In Bucks County, our fridge was full of two things: condiments and leftovers; a taxonomy of mustards and chutneys and bar-b-que sauces competing for space with stacks of white china bowls wrapped in plastic and filled with this or that congealing something or other. And then there was the freezer, crammed with icebergs that now only vaguely resembled chili or soup anymore
Leftovers are a staple in my house. There’s no time to cook during the week, so weekends I take over the kitchen and make huge quantities of something, most of which will be frozen and remade and remixed over the next fortnight.
This has been a week of odds and ends. The Great Cabbage Roll Assemblage left me with a couple cups of chopped cabbage, carrots, onions and most of a bag of Bulgar wheat. Half a bowl of mashed potatoes sat quietly congealing in the back. A container of chili in the freezer had been glowering at me for a few weeks and needed something done with it.
The art of leftovers is the art of reinvention. Yes, you could just reheat and serve them again (and again and again, like dinner in syndication) but that would be boring and make you bad person. But dinner is no longer dinner once it goes back in the fridge. Now it’s an ingredient.
So the chili ended up the base for a spicy tomato and papaya sauce, served with Israeli-poached eggs over quinoa. Last night in a fit of procrastination, the cabbage, mashed potatoes, Bulgar and vegetable leavings became a colcannon derivative, swimming in milk, butter and sour cream.
(Disclaimer: There are always safety concerns when cooking with leftovers. Cooked food spoils faster than raw, so if you’ve no plans to reuse something immediately, freeze it. Use common sense. Don’t eat anything that’s acquired a fur coat, become discolored, etc, etc, blah, blah, blah. Behave like the reasonable adults I know some of you are.)
By changing a few words and references here and there, what I’ve written here so far could easily be transformed from a minor primer on the awesomeness of leftovers into an essay on remix and appropriation in popular culture. At the heart of it is the idea that there is nothing final about the final presentation of something, be it a meal or a movie. If something has further utility, it should be used, creatively and well.
This applies to recipes as well as an actual fridge full of leftovers. The art of cooking and communities built around it embrace remix and open source philosophies naturally. The comment threads of popular recipe blogs and websites are filled with additions, edits, remixes, versions and suggestions from the audience/user/consumer. The Rombauers have yet to pelt me with DMCA take-downs, though most of the recipes I post are re-visionings of ones that appear in The Joy of Cooking. Cooking’s open-source (for what is a recipe but source code for food), sharing and teaching-based philosophy works to everyone’s advantage. When a recipe or technique gets released into the wild (either online, in a book, or by word of mouth), it not only improves the skills of the people who encounter and use it, but the recipe itself gets better. Those pages of comments, all those different versions of creamed spinach or pumpkin curry make the original recipe more valuable and useful; the most valuable recipes are the ones that get used the most, that have collected the most input from the community.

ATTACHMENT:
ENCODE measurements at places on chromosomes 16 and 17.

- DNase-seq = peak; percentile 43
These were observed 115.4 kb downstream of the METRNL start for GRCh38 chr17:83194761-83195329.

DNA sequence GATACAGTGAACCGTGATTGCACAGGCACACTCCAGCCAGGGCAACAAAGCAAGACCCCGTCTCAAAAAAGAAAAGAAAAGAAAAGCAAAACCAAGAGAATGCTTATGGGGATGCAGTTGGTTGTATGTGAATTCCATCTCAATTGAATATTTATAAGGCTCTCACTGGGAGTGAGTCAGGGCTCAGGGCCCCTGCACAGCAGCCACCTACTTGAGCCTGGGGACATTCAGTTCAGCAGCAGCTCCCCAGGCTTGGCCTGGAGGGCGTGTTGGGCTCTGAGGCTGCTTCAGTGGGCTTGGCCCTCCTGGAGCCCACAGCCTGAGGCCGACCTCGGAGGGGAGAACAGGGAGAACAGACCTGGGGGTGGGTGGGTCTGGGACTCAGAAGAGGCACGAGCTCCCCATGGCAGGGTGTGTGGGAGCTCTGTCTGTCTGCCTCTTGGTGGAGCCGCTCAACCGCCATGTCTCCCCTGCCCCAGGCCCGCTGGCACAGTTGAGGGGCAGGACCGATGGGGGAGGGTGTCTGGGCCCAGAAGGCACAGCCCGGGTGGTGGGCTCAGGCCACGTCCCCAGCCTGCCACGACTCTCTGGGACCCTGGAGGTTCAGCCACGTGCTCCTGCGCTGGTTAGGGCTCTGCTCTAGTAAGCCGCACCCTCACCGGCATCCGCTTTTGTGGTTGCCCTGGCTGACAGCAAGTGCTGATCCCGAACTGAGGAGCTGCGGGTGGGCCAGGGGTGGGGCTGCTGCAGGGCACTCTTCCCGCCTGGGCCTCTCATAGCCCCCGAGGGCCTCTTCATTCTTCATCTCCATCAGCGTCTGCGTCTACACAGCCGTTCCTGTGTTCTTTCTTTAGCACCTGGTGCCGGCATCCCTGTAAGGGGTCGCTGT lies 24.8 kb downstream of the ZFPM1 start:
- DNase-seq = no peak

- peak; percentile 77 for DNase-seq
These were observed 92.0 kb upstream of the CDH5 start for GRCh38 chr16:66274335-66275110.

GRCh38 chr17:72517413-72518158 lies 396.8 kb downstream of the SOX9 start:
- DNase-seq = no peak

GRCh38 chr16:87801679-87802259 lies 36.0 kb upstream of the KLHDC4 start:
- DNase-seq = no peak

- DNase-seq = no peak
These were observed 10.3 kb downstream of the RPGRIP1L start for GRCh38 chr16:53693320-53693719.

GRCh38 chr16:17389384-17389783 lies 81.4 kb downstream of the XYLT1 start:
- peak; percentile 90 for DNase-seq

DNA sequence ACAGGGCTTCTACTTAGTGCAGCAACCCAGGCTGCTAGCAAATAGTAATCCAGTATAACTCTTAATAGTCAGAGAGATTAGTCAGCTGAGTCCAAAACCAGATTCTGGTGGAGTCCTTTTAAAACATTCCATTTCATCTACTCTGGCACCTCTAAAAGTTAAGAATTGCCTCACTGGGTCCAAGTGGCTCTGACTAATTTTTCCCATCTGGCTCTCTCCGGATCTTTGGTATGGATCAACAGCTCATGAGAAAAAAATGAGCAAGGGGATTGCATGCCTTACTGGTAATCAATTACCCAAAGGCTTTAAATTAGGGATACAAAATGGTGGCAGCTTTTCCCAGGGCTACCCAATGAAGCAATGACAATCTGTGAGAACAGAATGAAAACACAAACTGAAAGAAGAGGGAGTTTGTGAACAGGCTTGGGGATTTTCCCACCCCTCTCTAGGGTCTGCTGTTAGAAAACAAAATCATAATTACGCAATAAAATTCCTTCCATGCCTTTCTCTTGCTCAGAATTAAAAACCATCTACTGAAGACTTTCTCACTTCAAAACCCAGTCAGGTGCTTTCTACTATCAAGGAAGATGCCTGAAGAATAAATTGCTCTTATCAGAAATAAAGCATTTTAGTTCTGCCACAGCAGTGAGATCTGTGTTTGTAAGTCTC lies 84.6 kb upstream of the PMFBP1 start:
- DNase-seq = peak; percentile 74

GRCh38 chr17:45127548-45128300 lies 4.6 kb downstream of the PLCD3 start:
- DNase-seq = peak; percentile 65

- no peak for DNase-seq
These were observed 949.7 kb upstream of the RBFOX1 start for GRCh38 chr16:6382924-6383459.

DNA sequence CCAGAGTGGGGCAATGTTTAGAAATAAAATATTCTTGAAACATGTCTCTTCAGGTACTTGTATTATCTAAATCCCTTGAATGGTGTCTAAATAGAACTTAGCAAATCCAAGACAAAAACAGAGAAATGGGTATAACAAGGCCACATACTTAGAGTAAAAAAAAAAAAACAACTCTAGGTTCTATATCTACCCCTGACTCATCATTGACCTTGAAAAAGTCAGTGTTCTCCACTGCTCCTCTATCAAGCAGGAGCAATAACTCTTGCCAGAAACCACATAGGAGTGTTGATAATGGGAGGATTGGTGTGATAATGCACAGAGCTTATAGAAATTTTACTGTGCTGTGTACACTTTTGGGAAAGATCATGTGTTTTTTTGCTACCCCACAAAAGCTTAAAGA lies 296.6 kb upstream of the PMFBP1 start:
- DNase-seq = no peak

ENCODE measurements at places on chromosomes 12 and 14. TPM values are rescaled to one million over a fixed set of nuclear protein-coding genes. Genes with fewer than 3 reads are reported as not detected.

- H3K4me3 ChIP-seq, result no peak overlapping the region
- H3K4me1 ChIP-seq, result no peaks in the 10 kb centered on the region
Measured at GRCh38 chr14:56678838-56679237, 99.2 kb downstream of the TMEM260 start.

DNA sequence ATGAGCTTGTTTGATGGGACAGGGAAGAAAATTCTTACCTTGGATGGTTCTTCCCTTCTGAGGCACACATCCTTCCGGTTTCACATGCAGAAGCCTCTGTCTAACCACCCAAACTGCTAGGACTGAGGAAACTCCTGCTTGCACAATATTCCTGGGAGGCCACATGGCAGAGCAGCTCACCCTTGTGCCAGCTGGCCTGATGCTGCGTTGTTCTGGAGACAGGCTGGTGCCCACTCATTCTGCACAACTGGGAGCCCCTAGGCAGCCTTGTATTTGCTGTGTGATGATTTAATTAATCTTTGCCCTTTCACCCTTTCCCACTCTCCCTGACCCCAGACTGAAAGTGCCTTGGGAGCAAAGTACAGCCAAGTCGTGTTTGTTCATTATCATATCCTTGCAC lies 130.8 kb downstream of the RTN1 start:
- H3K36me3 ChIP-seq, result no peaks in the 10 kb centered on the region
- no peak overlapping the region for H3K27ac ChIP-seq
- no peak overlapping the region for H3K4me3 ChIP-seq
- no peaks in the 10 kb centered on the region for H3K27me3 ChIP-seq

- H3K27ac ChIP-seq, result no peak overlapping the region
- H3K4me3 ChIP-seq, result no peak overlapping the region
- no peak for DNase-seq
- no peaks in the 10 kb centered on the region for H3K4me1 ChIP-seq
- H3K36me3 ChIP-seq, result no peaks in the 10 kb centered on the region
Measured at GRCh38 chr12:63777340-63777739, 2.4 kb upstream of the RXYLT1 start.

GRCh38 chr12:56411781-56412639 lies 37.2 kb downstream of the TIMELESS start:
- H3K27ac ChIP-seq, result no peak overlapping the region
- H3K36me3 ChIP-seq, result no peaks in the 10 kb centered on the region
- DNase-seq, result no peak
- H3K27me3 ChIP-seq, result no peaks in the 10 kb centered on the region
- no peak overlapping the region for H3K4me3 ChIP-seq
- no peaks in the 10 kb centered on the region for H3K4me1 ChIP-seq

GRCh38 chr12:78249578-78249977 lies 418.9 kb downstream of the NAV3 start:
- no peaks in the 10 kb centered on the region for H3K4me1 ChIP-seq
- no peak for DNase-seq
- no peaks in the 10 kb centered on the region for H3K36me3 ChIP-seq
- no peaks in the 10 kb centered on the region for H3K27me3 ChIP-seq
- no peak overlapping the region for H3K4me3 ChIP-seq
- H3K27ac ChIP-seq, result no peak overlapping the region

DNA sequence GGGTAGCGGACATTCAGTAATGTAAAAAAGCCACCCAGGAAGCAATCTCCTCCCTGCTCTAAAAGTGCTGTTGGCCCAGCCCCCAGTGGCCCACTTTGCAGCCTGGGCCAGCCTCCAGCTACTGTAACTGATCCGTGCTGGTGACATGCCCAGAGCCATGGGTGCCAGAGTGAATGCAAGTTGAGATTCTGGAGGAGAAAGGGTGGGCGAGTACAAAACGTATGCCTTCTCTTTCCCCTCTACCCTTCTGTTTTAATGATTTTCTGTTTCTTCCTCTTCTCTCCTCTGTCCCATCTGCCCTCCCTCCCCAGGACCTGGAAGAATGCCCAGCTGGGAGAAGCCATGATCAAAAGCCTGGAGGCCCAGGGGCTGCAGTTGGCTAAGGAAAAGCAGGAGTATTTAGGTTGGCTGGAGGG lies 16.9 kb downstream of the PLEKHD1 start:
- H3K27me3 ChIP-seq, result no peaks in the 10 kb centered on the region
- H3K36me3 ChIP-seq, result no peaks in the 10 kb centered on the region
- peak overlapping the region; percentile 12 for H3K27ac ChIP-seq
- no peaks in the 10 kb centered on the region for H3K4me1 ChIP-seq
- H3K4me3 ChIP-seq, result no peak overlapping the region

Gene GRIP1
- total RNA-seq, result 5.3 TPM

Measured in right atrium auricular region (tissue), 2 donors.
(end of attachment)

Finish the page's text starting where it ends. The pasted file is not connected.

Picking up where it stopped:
I have slightly idealized the prevalent cookery culture with regards to IP law. But the focus of the community has and continues to be on attribution when it comes to the use and reuse of existing recipes, not payment and control. Cooking communities encourage derivative and appropriative creativity and knowledge sharing as good creative practice. It’s all just so damn intuitive, isn’t it?
So, to paraphrase a t-shirt I wish I had: Get excited and make things out of other things.
Poached Eggs with Papaya-Chili-Tomato Sauce and Quinoa
Leftover chili/tomato sauce
dried whole chili peppers (not necessary if you’re a spiciness wuss)
dried fruit (I used papaya and raisins, but I’ve used apricots before with equally delicious results
one can diced tomatoes
six large eggs (two per person)
Combine your leftover base in a heavy bottomed pot with the diced tomatoes, chopped fruit, and chili peppers and bring to a healthy simmer. Crack in your eggs, reduce the heat and cover. Stir gently and occasionally to prevent the eggs sticking to the bottom of the pot and burning, but otherwise, ignore until the eggs are set.
When eggs are set, spoon them out with a healthy portion of sauce and serve over quinoa. Discard the chili peppers.
chopped cabbage (because this was leftover from making cabbage rolls, what I had was already cooked. You may want to blanche yours.)
one small onion, chopped
(this is where the pseudo comes in. Traditional Irish colcannon contains cabbage, potatoes, leeks and cream. But I was more concerned with using up my vegetable stash than with historical verisimilitude. So, for the purists, not real real colcannon. Real pseudo colcannon.)
Bulgar wheat (I had less mashed potatoes than I originally thought, so I added the Bulgar wheat to give the dish more body. The added vegetables made it unnecessary, though, and I’ll omit it next time.)
salt, pepper, thyme
Basically, combine all the above in a pot, simmer, stir and serve. Add the sour cream, salt, pepper and thyme last, to taste. Peter insists on eating this topped with cheddar cheese, but then again that’s how he eats damn near everything.